Online Safety Bill ' Balancing Online Safety And Freedom Of Expression

Publication Date22 June 2021
SubjectTechnology, Security, New Technology
Law FirmBoyes Turner
AuthorMs Helen Dobson

The Government has signalled its commitment to improving online safety with the Online Safety Bill, announced in the Queen's Speech in May. It aims to ensure greater protection of young people and to clamp down on racist abuse online, whilst also safeguarding freedom of expression. It will impose a number of obligations on digital service providers, with Ofcom receiving new powers to impose significant penalties for non-compliance.

The government describes the Bill as a 'milestone' in its fight to make the internet safer. Research shows that over three quarters of UK adults are concerned about going online. Parents are also increasingly concerned, with the number feeling that the benefits of their children accessing the internet outweighing the risks falling to 55%.

Scope of the Online Safety Bill

The Bill follows the publication of the Online Harms White Paper in April 2019 and aims to create a "democratic digital age".

It will apply to all digital service providers whose services are available to UK users, allow users to share user-generated content and to search multiple websites and databases. This will include social media platforms, messaging services, online market places and other websites, apps and services that host user-generated content or allow people to talk to others online. The Bill includes provisions to tackle online scams and to require digital service providers to apply measures remove and limit the spread of illegal and harmful content such as child sexual abuse, terrorist materials and suicide content.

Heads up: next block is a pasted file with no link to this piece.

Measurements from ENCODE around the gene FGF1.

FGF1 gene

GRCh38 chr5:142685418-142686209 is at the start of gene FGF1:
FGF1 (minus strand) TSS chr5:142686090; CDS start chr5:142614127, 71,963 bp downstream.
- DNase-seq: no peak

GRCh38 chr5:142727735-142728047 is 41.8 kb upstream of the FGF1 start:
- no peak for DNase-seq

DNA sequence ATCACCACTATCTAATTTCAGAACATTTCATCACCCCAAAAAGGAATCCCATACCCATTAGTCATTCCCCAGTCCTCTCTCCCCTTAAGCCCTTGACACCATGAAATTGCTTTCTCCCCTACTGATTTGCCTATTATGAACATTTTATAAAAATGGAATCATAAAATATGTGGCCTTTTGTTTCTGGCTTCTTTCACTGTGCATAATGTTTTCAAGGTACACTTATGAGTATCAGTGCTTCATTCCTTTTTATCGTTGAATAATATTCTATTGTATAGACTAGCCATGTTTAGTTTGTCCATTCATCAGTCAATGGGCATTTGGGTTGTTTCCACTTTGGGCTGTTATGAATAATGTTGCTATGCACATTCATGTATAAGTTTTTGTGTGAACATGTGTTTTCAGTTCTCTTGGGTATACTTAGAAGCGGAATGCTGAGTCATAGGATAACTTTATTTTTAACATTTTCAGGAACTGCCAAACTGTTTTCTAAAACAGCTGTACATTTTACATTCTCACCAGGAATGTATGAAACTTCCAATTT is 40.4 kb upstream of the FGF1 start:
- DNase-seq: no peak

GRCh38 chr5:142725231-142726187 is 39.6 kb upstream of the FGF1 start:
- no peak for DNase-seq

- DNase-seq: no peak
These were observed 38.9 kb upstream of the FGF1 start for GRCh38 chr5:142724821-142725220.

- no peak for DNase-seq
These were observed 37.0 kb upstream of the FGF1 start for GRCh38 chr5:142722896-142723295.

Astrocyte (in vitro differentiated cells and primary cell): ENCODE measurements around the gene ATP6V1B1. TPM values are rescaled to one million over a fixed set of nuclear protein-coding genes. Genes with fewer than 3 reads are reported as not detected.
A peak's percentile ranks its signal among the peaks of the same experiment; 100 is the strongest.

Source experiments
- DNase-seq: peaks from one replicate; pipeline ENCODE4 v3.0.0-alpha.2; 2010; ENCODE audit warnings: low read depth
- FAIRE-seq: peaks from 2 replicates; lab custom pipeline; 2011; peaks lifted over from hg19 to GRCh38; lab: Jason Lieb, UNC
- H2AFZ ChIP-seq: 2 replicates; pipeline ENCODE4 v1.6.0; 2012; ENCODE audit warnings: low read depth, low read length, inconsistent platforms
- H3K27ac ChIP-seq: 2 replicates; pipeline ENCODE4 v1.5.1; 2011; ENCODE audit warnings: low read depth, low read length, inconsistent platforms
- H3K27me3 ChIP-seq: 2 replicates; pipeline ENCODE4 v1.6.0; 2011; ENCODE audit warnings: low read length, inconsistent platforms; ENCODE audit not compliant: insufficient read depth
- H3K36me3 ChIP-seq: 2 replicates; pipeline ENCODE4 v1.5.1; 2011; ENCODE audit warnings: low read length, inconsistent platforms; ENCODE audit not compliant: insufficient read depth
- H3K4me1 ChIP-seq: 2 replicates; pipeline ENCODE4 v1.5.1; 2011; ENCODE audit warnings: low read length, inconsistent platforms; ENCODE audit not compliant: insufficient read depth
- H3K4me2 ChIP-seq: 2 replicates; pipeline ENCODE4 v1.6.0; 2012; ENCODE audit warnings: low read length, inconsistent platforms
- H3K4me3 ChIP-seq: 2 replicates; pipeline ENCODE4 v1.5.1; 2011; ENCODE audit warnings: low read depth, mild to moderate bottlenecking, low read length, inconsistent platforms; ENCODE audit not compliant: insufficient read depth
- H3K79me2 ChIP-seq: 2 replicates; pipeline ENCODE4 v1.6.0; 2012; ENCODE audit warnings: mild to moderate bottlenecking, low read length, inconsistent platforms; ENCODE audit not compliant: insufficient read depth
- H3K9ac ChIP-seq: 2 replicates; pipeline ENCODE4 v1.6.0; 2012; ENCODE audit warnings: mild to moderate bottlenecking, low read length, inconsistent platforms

Digital service providers fall in to one of two categories, each subject to different obligations for moderating and mitigating harmful or illegal content appearing on or via their platform.

The defining criteria for each category is still to be determined by OFCOM, however it is likely category 1 providers will be those with the largest online presence and high risk features such as Facebook, TikTok, Youtube, Instagram and Twitter. These companies will be subject to more onerous obligations and will need to take proactive steps to address both illegal and harmful (but legal) content, provide extra protection for children and submit transparency reports to OFCOM. Category 2 providers - likely to include search services and lower risk user-to-user services - will need to take proportionate steps in relation to illegal content and to protect children (but not adults) from harmful content.

Under the proposals, Ofcom will receive a new...

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